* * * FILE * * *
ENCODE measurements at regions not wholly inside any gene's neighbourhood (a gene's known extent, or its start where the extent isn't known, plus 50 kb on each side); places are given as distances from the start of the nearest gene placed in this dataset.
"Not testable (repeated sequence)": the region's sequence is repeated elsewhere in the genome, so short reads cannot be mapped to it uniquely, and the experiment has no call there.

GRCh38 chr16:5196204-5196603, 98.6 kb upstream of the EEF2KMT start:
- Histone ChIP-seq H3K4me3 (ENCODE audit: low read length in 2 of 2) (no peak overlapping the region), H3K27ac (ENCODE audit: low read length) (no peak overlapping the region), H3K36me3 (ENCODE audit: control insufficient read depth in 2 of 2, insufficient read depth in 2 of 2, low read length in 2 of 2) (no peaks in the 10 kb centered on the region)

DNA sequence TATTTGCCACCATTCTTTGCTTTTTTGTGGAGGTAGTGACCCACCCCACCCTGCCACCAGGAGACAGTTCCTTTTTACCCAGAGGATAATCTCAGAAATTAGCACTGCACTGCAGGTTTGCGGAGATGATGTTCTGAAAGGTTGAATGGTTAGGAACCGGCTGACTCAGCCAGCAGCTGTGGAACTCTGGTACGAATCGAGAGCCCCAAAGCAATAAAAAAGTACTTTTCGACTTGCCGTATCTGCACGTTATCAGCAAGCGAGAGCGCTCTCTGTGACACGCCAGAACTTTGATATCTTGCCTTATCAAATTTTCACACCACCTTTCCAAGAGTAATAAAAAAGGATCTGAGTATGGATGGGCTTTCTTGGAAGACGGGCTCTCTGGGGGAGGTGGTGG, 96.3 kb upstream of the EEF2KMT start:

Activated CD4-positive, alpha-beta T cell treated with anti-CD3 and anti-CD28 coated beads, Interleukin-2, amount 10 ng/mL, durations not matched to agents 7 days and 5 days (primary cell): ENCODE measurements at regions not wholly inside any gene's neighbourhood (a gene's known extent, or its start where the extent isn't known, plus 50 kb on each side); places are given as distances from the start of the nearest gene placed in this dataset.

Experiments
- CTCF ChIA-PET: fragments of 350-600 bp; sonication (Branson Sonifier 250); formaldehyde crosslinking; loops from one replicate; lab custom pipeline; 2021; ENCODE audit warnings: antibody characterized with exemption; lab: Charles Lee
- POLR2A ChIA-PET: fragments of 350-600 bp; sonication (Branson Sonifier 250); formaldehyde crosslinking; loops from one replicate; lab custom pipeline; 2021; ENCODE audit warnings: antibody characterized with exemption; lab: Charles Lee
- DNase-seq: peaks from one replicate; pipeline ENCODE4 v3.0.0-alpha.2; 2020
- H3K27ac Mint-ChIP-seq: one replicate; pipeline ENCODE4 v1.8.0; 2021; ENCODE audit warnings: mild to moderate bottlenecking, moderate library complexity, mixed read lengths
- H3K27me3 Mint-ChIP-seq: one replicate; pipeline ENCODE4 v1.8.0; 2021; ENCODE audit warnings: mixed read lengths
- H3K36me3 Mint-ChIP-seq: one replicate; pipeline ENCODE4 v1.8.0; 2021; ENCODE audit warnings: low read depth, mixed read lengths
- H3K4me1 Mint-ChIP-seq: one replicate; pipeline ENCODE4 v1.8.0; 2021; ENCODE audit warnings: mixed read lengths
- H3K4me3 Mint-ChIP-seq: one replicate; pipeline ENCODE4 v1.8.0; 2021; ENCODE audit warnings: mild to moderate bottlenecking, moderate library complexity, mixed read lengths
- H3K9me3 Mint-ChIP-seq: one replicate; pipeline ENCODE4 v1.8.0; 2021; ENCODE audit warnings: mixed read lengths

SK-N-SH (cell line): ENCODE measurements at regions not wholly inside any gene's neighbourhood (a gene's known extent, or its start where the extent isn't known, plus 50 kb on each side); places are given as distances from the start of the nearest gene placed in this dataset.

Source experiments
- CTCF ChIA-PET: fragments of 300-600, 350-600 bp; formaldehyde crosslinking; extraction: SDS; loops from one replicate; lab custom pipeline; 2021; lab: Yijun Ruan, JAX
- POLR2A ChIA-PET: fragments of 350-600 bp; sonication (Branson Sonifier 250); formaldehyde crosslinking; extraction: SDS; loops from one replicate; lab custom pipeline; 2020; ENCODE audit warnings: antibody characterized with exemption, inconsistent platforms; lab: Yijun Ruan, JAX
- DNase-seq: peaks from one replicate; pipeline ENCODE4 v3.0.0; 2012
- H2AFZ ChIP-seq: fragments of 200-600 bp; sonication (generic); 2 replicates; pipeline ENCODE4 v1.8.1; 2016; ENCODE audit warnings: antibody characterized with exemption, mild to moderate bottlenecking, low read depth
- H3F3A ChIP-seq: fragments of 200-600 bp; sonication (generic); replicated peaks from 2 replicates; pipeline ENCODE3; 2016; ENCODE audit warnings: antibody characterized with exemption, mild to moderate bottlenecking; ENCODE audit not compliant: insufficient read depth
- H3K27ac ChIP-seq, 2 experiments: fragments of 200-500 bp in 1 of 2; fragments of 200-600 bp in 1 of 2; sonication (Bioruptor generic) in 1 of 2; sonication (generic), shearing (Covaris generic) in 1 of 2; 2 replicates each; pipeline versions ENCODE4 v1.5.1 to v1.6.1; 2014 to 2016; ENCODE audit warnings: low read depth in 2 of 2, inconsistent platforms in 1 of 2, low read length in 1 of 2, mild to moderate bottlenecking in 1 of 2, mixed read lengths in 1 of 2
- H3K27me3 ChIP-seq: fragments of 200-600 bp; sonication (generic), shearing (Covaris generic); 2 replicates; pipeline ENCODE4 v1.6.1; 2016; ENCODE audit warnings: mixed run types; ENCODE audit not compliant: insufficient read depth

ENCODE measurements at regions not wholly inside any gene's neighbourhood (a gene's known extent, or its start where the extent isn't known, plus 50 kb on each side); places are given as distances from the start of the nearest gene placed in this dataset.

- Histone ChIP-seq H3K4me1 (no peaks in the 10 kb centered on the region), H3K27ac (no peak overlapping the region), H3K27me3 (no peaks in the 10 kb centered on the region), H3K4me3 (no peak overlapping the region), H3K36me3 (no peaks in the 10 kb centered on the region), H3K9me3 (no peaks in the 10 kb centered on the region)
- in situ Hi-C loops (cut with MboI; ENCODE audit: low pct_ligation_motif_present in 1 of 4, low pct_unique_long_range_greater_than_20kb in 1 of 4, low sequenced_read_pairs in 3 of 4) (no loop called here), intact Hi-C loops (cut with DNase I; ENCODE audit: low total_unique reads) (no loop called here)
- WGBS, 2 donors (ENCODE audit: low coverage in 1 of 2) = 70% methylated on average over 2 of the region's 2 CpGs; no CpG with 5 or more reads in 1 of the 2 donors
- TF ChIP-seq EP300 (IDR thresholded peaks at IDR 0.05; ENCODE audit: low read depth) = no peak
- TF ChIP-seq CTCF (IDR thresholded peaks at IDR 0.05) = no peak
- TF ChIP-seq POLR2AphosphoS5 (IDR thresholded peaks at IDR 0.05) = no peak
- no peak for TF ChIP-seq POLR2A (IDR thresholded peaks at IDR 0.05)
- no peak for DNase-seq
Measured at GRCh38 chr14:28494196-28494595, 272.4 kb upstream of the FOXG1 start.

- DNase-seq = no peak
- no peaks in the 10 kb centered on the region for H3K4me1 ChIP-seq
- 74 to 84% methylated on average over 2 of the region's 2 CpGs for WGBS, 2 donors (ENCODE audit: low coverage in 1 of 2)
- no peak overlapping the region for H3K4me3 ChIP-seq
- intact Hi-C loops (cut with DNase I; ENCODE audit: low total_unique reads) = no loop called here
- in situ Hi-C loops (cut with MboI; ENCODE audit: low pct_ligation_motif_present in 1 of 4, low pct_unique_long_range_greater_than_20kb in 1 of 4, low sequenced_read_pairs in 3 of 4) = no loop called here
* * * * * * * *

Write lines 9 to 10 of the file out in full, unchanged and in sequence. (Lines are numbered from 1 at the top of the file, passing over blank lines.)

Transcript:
- POLR2A ChIA-PET: fragments of 350-600 bp; sonication (Branson Sonifier 250); formaldehyde crosslinking; loops from one replicate; lab custom pipeline; 2021; ENCODE audit warnings: antibody characterized with exemption; lab: Charles Lee
- DNase-seq: peaks from one replicate; pipeline ENCODE4 v3.0.0-alpha.2; 2020